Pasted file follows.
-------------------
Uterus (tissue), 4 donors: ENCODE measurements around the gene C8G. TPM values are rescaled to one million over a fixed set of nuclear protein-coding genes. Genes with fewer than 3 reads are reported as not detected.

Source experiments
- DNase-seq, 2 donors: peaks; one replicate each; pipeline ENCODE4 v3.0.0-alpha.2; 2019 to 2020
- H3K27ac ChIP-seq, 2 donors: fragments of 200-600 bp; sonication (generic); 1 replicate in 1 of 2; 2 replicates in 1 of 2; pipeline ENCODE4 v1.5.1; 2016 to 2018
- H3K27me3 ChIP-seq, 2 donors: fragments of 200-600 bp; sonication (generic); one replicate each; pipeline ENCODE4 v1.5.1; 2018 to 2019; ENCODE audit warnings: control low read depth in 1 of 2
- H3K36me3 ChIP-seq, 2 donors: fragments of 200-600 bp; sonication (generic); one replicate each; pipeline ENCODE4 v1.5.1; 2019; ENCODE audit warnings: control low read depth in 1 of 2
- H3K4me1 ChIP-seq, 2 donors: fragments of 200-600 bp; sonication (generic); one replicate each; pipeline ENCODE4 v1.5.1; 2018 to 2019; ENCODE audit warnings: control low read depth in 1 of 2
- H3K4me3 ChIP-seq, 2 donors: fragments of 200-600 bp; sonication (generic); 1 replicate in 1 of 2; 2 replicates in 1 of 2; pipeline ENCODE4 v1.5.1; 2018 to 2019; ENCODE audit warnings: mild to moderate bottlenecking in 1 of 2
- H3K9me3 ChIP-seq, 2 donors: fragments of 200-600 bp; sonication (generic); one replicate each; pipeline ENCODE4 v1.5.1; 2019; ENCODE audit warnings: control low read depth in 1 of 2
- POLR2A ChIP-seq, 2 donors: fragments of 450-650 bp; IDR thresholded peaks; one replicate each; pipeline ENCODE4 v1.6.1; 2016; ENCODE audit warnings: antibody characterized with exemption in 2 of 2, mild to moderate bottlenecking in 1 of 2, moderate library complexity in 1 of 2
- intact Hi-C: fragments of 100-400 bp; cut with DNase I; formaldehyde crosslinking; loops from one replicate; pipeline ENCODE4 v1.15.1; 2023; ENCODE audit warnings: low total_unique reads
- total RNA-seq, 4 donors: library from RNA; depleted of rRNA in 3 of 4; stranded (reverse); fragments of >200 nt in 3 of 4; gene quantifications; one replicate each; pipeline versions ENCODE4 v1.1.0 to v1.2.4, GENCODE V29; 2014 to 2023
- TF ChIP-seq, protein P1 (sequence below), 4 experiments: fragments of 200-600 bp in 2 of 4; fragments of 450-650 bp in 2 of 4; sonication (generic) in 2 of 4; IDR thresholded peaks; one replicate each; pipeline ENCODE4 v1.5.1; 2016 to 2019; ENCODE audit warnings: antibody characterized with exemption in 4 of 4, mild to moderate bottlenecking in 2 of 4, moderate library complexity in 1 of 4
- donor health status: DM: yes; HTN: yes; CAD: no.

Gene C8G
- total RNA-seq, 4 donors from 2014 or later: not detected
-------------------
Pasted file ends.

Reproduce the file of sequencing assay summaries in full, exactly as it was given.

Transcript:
Uterus (tissue), 4 donors: ENCODE measurements around the gene C8G. TPM values are rescaled to one million over a fixed set of nuclear protein-coding genes. Genes with fewer than 3 reads are reported as not detected.

Source experiments
- DNase-seq, 2 donors: peaks; one replicate each; pipeline ENCODE4 v3.0.0-alpha.2; 2019 to 2020
- H3K27ac ChIP-seq, 2 donors: fragments of 200-600 bp; sonication (generic); 1 replicate in 1 of 2; 2 replicates in 1 of 2; pipeline ENCODE4 v1.5.1; 2016 to 2018
- H3K27me3 ChIP-seq, 2 donors: fragments of 200-600 bp; sonication (generic); one replicate each; pipeline ENCODE4 v1.5.1; 2018 to 2019; ENCODE audit warnings: control low read depth in 1 of 2
- H3K36me3 ChIP-seq, 2 donors: fragments of 200-600 bp; sonication (generic); one replicate each; pipeline ENCODE4 v1.5.1; 2019; ENCODE audit warnings: control low read depth in 1 of 2
- H3K4me1 ChIP-seq, 2 donors: fragments of 200-600 bp; sonication (generic); one replicate each; pipeline ENCODE4 v1.5.1; 2018 to 2019; ENCODE audit warnings: control low read depth in 1 of 2
- H3K4me3 ChIP-seq, 2 donors: fragments of 200-600 bp; sonication (generic); 1 replicate in 1 of 2; 2 replicates in 1 of 2; pipeline ENCODE4 v1.5.1; 2018 to 2019; ENCODE audit warnings: mild to moderate bottlenecking in 1 of 2
- H3K9me3 ChIP-seq, 2 donors: fragments of 200-600 bp; sonication (generic); one replicate each; pipeline ENCODE4 v1.5.1; 2019; ENCODE audit warnings: control low read depth in 1 of 2
- POLR2A ChIP-seq, 2 donors: fragments of 450-650 bp; IDR thresholded peaks; one replicate each; pipeline ENCODE4 v1.6.1; 2016; ENCODE audit warnings: antibody characterized with exemption in 2 of 2, mild to moderate bottlenecking in 1 of 2, moderate library complexity in 1 of 2
- intact Hi-C: fragments of 100-400 bp; cut with DNase I; formaldehyde crosslinking; loops from one replicate; pipeline ENCODE4 v1.15.1; 2023; ENCODE audit warnings: low total_unique reads
- total RNA-seq, 4 donors: library from RNA; depleted of rRNA in 3 of 4; stranded (reverse); fragments of >200 nt in 3 of 4; gene quantifications; one replicate each; pipeline versions ENCODE4 v1.1.0 to v1.2.4, GENCODE V29; 2014 to 2023
- TF ChIP-seq, protein P1 (sequence below), 4 experiments: fragments of 200-600 bp in 2 of 4; fragments of 450-650 bp in 2 of 4; sonication (generic) in 2 of 4; IDR thresholded peaks; one replicate each; pipeline ENCODE4 v1.5.1; 2016 to 2019; ENCODE audit warnings: antibody characterized with exemption in 4 of 4, mild to moderate bottlenecking in 2 of 4, moderate library complexity in 1 of 4
- donor health status: DM: yes; HTN: yes; CAD: no.

Gene C8G
- total RNA-seq, 4 donors from 2014 or later: not detected